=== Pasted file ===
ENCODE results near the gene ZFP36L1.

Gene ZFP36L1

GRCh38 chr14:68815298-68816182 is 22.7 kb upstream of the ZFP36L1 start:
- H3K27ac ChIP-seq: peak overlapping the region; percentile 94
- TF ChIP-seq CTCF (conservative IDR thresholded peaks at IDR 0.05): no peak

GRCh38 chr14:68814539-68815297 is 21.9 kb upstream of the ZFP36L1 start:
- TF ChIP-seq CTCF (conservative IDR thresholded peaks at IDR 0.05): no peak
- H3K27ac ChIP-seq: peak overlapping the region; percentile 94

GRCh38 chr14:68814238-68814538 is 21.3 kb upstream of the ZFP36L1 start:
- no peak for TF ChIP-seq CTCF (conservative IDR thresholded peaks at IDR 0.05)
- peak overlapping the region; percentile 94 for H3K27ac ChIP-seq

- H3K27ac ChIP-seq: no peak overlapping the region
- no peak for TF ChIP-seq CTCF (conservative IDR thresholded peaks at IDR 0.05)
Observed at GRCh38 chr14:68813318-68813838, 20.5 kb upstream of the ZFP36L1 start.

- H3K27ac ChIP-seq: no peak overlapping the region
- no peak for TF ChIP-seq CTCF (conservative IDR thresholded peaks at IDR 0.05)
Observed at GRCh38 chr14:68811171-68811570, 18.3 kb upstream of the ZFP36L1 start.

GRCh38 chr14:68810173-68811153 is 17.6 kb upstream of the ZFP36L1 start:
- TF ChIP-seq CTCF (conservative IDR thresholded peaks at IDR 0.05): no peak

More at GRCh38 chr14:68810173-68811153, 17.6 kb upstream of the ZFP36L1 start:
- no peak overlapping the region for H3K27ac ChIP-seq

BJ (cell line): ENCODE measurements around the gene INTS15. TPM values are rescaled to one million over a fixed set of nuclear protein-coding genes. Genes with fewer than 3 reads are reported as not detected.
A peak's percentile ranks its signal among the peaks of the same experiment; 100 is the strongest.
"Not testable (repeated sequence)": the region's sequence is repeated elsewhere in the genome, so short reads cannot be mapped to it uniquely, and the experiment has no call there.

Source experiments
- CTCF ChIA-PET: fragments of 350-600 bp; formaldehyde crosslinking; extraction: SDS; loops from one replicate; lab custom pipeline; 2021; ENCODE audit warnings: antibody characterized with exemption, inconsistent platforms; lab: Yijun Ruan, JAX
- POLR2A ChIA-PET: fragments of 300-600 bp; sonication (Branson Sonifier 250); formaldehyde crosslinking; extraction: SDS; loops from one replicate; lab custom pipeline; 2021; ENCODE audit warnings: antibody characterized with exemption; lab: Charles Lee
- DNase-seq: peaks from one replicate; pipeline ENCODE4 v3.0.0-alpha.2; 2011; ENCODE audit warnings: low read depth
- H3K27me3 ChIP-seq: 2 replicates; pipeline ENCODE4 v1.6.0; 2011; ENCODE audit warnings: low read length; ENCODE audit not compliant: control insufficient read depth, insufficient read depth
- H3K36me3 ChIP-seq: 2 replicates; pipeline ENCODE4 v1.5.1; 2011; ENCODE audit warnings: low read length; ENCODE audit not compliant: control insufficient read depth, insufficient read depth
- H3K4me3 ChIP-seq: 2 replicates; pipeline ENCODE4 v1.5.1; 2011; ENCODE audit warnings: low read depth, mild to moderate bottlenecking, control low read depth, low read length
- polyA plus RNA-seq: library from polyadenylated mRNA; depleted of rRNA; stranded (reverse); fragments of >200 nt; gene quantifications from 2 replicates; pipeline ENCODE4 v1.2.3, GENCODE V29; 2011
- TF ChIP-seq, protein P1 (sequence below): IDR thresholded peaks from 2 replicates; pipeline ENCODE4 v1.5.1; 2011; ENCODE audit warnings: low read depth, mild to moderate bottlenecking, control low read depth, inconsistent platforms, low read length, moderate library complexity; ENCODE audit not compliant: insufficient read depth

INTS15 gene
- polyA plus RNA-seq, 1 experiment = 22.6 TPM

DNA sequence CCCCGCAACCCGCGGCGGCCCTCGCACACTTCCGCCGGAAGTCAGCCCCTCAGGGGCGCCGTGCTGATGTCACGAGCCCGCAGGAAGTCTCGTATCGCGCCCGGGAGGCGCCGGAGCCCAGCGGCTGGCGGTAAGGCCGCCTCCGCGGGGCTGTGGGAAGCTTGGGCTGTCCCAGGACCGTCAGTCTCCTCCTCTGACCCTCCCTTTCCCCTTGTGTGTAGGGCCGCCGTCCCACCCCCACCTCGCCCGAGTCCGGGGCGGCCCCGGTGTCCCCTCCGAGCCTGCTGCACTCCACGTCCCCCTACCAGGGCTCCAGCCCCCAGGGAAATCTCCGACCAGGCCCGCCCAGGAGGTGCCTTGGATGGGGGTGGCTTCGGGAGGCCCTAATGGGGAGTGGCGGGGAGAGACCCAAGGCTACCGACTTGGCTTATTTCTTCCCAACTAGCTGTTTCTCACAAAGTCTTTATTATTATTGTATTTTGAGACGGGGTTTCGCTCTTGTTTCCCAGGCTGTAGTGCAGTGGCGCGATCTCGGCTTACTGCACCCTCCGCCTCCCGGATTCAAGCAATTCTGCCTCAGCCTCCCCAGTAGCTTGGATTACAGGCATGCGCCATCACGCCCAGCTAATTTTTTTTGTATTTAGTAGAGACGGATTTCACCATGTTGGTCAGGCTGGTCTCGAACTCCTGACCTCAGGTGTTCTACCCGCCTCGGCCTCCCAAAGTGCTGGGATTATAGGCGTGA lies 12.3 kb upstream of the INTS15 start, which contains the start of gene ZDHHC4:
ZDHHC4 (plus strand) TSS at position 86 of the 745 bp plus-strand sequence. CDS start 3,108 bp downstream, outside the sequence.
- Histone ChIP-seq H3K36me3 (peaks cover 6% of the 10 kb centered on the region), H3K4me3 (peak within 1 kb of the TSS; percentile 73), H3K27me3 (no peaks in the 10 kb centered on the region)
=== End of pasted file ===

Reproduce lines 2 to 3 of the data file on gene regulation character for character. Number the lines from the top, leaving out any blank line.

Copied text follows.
Gene ZFP36L1

GRCh38 chr14:68815298-68816182 is 22.7 kb upstream of the ZFP36L1 start: